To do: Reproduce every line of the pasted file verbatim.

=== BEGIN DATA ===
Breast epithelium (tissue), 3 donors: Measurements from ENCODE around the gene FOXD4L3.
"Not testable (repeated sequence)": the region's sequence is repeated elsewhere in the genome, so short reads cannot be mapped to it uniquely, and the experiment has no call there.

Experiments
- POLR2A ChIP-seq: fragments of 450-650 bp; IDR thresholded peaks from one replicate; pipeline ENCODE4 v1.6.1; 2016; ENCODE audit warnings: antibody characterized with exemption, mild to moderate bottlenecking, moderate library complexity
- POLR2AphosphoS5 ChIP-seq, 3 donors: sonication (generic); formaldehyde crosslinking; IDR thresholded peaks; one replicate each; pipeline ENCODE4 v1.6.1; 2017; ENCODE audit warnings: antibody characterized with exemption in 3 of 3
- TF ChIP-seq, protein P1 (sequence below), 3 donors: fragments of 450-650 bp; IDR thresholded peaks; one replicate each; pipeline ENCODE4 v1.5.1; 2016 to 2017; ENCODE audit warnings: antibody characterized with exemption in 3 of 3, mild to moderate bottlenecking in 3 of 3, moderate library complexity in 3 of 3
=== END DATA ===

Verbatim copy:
Breast epithelium (tissue), 3 donors: Measurements from ENCODE around the gene FOXD4L3.
"Not testable (repeated sequence)": the region's sequence is repeated elsewhere in the genome, so short reads cannot be mapped to it uniquely, and the experiment has no call there.

Experiments
- POLR2A ChIP-seq: fragments of 450-650 bp; IDR thresholded peaks from one replicate; pipeline ENCODE4 v1.6.1; 2016; ENCODE audit warnings: antibody characterized with exemption, mild to moderate bottlenecking, moderate library complexity
- POLR2AphosphoS5 ChIP-seq, 3 donors: sonication (generic); formaldehyde crosslinking; IDR thresholded peaks; one replicate each; pipeline ENCODE4 v1.6.1; 2017; ENCODE audit warnings: antibody characterized with exemption in 3 of 3
- TF ChIP-seq, protein P1 (sequence below), 3 donors: fragments of 450-650 bp; IDR thresholded peaks; one replicate each; pipeline ENCODE4 v1.5.1; 2016 to 2017; ENCODE audit warnings: antibody characterized with exemption in 3 of 3, mild to moderate bottlenecking in 3 of 3, moderate library complexity in 3 of 3